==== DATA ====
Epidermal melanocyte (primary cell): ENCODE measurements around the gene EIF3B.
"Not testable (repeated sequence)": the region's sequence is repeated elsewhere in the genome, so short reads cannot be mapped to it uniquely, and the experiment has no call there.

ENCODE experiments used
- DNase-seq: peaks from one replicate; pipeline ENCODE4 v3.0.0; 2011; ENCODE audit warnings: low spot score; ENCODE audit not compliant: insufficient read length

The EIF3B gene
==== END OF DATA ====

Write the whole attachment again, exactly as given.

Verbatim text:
Epidermal melanocyte (primary cell): ENCODE measurements around the gene EIF3B.
"Not testable (repeated sequence)": the region's sequence is repeated elsewhere in the genome, so short reads cannot be mapped to it uniquely, and the experiment has no call there.

ENCODE experiments used
- DNase-seq: peaks from one replicate; pipeline ENCODE4 v3.0.0; 2011; ENCODE audit warnings: low spot score; ENCODE audit not compliant: insufficient read length

The EIF3B gene